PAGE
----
3-minute case study: Plug that leak!

  | October 10, 2017

What innovations drive success in healthcare? Here's a tactic from a leading health system.

The problem

Nationwide, some 25 percent of referrals made by employed physicians go to out-of-network specialists. Arizona Care Network (ACN), an innovative, clinically integrated network in the Phoenix area, saw this "referral leakage" as low-hanging fruit, an easy way to make a dent in the 60 percent of patient spending taking place out of network.

The solution

ACN's 5,500 affiliated physicians intuitively understood the need to keep referrals in network. The challenges was to provide them with real-time data about which specialists are in-network, and then facilitating coordination between referring providers and those specialists. Ed Clarke, M.D., ACN's chief medical officer, turned to technology to solve the problem.

All ACN practices were given access to a web-based digital map that calls up a directory of ACN specialists who perform procedures in facilities that align to ACN's care standards and practices. According to Clarke, “We know that when events occur in these facilities, in almost all cases, the total cost of the event is reduced compared to when they go to our competitors."

When a primary care physician in the network initiates a referral, the directory only shows specialists who accept the patient's insurance. The request is placed directly in the appropriate specialist's queue. And a text is automatically sent to the patient, letting him or her know the request has been made.

Specialists must accept or decline referrals within 48 hours. If accepted, they can request and receive all relevant patient health information electronically. Their office then contacts the patient directly to schedule an appointment.

Once they have seen a specialist, patients receive a patient-satisfaction survey electronically, and their review is shared with both the specialist and their own doctor. Ultimately, as satisfaction data grows to a critical mass, it will be integrated with the map, enabling primary care doctors to sort specialists by patient satisfaction scores when making referrals.

The outcome

As of September 2017, ACN retains 89 percent of referrals in-network. Patient wait times have been reduced by streamlining the communication between primary care providers and specialists and erasing the usual delay in response time from specialists contacted by fax. And patients appreciate that an always-current list of in-network specialists synched with their insurance coverage reduces the chance that they will be hit with out-of-network charges by their insurer.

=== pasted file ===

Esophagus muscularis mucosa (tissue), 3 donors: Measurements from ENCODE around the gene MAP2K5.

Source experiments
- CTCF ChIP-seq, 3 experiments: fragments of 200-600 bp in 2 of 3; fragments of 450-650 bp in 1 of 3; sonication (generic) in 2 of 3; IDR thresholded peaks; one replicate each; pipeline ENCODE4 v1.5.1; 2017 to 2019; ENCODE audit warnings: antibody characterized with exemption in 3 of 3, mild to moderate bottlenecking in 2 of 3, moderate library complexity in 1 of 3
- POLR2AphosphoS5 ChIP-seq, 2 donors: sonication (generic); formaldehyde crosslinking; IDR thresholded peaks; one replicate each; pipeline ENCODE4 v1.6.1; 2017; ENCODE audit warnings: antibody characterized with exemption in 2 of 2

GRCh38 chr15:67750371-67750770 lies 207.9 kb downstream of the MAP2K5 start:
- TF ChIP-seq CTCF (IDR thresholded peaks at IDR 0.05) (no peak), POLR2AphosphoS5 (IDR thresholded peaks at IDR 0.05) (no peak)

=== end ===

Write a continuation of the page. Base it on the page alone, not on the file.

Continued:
“If we can have our specialists align with our in-network facilities," says Clarke, "especially for high-cost procedures such as joint replacements and oncology referrals, if we can steer those in-network out of the gate, we potentially can redirect millions of dollars."

Lia Novotny is a frequent contributor to athenaInsight.

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Not appreciated!!!!!!! As an independent physician in the world of Hospital Owned physicians, this is anathema. Although it is not strictly a violation of Stark Laws, it is not necessarily best practice to keep patients in network for the financial benefit of the network when their needs may be better served outside the network. This article underscores how big corporations somehow slip through the regulatory cracks that we smaller providers must tediously navigate. On the other hand, if big corporations think along the lines you mention, they could become a statistic with a multimillion dollar settlement
Name: 
Marci Lait
Email: 
marci@bluewaterentobx.com

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3-minute case study: Plug that leak!